David Maass, media relations coordinator and investigative researcher for the San Francisco-based Electronic Frontier Foundation, thinks Twitter users will be surprised when their symptoms are displayed on FoodBorne’s Twitter feed. Maass views this as a teachable moment for social media users accustomed to sharing everything online.

“Maybe people need to have slightly better digital hygiene,” he said.

Maass, however, does not see any overarching privacy concerns since the user already put the tweet out in the “Twitterverse.” Foodborne’s privacy policy addresses matters of information sharing and storage by encrypting information shared by the user and not selling or sharing the user’s information with third parties, said Maas.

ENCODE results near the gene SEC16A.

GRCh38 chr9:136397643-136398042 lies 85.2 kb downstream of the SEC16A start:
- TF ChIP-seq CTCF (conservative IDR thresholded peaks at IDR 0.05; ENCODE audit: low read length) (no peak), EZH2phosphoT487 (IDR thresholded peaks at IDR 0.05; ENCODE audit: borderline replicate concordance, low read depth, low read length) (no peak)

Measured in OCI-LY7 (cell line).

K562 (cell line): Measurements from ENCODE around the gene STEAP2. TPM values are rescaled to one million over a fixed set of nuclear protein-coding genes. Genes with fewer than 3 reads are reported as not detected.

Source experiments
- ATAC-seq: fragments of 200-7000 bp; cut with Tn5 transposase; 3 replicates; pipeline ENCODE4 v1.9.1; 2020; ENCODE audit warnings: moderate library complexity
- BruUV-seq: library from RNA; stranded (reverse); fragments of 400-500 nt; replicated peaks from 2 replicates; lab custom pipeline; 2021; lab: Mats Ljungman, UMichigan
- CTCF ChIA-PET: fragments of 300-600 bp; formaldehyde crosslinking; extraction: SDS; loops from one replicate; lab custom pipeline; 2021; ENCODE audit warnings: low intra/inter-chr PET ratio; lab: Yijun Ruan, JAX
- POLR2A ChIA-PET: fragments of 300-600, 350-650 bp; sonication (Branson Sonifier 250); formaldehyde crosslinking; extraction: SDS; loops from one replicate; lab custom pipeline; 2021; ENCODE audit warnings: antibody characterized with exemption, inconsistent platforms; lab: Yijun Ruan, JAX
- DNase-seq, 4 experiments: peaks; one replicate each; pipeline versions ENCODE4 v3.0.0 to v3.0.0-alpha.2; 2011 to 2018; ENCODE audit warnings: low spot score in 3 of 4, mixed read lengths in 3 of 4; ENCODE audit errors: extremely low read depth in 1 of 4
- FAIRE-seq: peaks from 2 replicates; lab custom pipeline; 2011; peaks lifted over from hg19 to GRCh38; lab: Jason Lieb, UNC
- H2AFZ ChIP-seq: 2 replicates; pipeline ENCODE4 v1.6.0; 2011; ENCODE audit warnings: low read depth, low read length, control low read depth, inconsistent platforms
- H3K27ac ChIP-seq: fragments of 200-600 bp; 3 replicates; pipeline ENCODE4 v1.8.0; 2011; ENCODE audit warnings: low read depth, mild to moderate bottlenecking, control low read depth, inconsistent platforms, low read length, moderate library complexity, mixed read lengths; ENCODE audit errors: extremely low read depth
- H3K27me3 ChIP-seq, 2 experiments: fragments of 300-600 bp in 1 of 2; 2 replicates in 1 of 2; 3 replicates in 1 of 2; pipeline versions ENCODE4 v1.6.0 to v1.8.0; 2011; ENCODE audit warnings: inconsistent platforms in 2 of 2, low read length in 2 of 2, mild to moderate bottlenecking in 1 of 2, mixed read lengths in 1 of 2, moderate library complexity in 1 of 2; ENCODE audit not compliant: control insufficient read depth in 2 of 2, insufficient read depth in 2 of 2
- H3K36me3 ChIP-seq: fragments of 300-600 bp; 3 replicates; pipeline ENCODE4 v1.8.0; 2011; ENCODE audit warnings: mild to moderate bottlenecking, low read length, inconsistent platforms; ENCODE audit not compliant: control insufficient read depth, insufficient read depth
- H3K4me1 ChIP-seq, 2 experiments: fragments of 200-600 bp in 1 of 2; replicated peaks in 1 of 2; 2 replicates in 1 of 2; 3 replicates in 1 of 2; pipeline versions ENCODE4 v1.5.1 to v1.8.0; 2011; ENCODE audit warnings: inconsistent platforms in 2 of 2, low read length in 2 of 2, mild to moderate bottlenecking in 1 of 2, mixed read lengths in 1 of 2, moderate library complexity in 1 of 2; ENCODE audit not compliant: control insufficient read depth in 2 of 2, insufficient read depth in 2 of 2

Maass would like to know how FoodBorne handles Freedoms of Information Act requests for reports submitted on Foodborne’s website, as that issue is not addressed in the privacy policy.

Tuesday, August 26, 2014
Chicago Talks